Once again the underbelly of the Indian society is exposed and the case has become a rallying point for activists demanding a change in the laws to protect vulnerable couples.

NEW DELHI — An Indian runaway couple were allegedly attacked outside a court in northern Uttar Pradesh state, barely a week after they released a video on social media desperately pleading for police protection from the woman’s father who despised her relationship with a man from a so-called ‘untouchable’ Hindu caste. 

Sakshi Mishra, from a Brahmin caste — the tip of the Hindu caste pyramid — had earlier this month secretly married her childhood friend Ajitesh Kumar, 29, a member of the 300 million-strong but historically marginalised Dalit community —formerly known as ‘untouchables’ — that rests at the bottom of a rigid Hindu caste hierarchy.  

It was a barrage of threats to her life that prompted the 23-year-old woman to raise the alarm against her powerful politician father, who she said was trying to "eliminate" them over the "unholy relationship". 

"I have married of my free will and my father has sent out his goons for us… if in future anything happens to me, Ajitesh or his family, my father…will be responsible for it," a defiant Sakshi said in the video posted on Facebook that caused massive public outcry online and hit the national headlines on TV and in newspapers. 

On Monday the group of “unidentified” men launched the assault inside the Allahabad court, where the couple had gone to plead before the judges for an extra layer of police protection. 

The attack came despite her father, Rajesh Mishra, a lawmaker from Prime Minister Narendra Modi's party, publicly denying the allegations or coercion and assuring he never meant to harm them. 

The attackers, suspected to be supporters of her father, managed to flee.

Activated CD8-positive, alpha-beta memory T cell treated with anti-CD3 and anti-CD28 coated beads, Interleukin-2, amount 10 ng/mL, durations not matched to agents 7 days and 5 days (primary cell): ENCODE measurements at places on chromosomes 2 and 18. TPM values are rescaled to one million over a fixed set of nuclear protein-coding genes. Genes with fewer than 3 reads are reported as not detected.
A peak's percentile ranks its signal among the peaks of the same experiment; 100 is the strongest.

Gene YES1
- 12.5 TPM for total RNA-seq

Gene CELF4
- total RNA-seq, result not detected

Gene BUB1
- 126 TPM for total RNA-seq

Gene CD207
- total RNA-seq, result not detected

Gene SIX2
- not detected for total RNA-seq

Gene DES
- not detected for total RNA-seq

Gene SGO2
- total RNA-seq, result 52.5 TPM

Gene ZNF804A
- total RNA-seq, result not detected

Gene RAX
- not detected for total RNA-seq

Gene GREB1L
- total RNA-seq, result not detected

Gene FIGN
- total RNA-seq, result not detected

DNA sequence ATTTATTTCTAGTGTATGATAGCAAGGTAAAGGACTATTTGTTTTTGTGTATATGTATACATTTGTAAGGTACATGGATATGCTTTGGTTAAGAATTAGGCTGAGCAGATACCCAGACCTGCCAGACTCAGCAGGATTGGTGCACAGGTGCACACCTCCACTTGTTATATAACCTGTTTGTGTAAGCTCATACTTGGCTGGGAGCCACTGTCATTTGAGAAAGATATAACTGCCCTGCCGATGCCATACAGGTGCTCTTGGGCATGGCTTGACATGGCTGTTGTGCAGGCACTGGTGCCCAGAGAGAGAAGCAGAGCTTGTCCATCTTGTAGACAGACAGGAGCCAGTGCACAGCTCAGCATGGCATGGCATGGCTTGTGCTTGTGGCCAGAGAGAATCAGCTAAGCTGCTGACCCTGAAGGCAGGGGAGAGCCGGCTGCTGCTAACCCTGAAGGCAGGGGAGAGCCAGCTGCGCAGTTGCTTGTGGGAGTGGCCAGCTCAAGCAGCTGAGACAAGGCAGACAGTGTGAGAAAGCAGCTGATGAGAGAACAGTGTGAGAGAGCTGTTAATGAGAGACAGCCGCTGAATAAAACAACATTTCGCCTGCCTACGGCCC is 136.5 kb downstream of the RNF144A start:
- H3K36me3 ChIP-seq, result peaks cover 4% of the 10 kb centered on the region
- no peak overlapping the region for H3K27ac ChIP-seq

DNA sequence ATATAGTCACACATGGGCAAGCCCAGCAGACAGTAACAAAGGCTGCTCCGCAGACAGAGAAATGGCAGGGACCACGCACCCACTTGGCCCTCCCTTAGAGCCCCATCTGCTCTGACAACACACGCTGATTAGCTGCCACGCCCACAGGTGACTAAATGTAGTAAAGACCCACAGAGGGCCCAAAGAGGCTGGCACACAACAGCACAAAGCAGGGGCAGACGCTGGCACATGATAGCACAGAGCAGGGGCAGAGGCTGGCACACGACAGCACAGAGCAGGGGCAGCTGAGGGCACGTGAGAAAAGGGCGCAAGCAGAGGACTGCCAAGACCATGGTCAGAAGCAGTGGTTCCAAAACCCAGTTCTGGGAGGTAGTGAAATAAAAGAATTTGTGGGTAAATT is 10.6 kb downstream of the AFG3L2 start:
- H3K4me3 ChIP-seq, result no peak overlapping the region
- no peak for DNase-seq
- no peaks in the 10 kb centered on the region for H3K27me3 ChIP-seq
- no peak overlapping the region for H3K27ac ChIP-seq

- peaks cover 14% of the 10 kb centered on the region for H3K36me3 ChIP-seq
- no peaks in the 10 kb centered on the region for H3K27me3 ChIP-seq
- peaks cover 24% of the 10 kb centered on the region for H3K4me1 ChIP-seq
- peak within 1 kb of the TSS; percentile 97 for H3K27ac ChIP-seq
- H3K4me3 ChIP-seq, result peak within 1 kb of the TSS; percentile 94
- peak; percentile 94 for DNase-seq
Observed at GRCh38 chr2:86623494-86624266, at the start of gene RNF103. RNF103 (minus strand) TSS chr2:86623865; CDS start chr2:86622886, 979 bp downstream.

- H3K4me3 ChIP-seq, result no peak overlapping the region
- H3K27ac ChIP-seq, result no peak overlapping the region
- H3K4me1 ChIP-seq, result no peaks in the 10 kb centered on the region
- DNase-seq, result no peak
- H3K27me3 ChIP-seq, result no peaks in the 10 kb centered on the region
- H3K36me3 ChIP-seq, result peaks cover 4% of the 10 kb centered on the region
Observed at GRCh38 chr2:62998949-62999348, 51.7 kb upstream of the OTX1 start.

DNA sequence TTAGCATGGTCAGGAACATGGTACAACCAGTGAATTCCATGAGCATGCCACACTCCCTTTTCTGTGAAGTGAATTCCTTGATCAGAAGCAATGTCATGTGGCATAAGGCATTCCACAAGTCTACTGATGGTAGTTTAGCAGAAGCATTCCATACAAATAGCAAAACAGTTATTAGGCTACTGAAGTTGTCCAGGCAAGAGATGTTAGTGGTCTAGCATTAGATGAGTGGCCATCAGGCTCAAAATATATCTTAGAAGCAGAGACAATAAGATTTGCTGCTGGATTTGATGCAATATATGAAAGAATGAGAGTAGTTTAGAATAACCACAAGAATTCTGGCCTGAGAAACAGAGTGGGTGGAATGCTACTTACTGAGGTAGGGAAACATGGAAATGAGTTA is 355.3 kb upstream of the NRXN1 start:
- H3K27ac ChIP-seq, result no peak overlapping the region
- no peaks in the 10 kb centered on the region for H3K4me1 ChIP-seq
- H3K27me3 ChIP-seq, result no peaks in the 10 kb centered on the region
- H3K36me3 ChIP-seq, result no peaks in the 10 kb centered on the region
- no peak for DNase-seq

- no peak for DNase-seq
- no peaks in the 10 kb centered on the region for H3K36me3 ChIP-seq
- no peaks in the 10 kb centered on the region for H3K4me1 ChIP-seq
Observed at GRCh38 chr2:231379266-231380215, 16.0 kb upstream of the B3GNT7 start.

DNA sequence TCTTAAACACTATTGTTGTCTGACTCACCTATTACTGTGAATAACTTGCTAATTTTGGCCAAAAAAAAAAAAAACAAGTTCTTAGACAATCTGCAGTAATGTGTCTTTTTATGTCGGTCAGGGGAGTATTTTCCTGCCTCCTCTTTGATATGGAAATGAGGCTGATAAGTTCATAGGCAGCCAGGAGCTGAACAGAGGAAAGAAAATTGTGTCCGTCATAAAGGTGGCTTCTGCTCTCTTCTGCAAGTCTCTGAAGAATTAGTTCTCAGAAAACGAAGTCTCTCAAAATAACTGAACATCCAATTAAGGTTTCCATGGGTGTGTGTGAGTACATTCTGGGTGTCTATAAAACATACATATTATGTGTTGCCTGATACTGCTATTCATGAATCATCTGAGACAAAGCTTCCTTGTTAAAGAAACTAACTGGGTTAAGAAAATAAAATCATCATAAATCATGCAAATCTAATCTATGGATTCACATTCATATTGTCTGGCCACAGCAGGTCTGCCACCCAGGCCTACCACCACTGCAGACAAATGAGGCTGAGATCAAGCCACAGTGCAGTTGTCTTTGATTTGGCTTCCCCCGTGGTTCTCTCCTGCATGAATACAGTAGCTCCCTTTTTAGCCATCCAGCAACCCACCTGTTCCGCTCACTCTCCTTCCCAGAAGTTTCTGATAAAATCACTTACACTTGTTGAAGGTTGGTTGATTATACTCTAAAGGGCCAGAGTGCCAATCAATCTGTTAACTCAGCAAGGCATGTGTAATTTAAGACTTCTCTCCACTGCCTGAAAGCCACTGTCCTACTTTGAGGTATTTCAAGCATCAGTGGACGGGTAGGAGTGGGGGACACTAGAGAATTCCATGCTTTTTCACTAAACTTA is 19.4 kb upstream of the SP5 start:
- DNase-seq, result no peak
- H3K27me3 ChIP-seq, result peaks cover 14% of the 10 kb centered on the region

Police said they have launched an investigation into the crime and beefed up their security.

But thousands of young men and women in India are regularly harassed, hounded or simply forced to forgo their relationships, while in some cases they are even killed by their families in a bid to protect their ‘honour’ from couples who defy age-old matrimonial traditions and marry outside their caste, class or religion.

Sakshi Mishra, from a Brahmin caste, earlier this month secretly married her childhood friend Ajitesh Kumar, 29, a member of marginalised Dalit community.
Sakshi Mishra, from a Brahmin caste, earlier this month secretly married her childhood friend Ajitesh Kumar, 29, a member of marginalised Dalit community. (Courtesy of: Taniya Dutta)

Killing for honour 

With the high-profile family saga playing out in the public, the case has once again shone a light on the underbelly of Indian society and become a rallying point for activists demanding a change in the laws to protect vulnerable couples. 

Hours before the video shored-up public support on social media for the couple last week, some 1,200 kilometres away in west India, a Dalit man was brutally hacked to death with swords by his in-laws to avenge the loss of their ‘family honour’.

Haresh Solanki, 25, had married 22-year-old Urmila eight months ago despite the woman's upper caste family disapproving of the relationship. 

The couple were expecting their first child in a few months and Solanki was trying hard to wrest back his wife from her parent's illegal custody.

Eight members of the woman's family, including Urmila's father, Dashrathsinh Jhala, fatally assaulted him outside their home in the presence of law officers, who had gone there to mediate.

Jhala had deceitfully taken his daughter to his home and detained her.

When Solanki approached they charged at him with sticks and swords, slitting his throat as women police officers stood-by helplessly.  

"Eight men came running and dragged Haresh out of the vehicle and beat him to death," Bhavika Bhagore, the official accompanying Solanki and an eye witness to the gruesome murder, told police in her complaint. 

Activists from all over India have time and again protested against the rampant honour killings, asking for a tough legislation to tackle this social problem.
Activists from all over India have time and again protested against the rampant honour killings, asking for a tough legislation to tackle this social problem. (Getty Images)

Widespread scourge 

Nearly 300 cases of honour killings were reported between 2014 and 2016, India’s interior ministry said in a statement in 2018.

But many more go unreported, with critics saying the figure is just the tip of the iceberg. 

Experts describe the murders by close family members or parents as an act to redeem the ‘lost honour’. 

“Parents have no fear because they believe their identity is supreme and if they have given birth, they have a right to take away the life of their children for the sake of some misplaced notion of purity of their identity,” said Amit Thorat, an academic at New Delhi’s Jawaharlal Nehru University.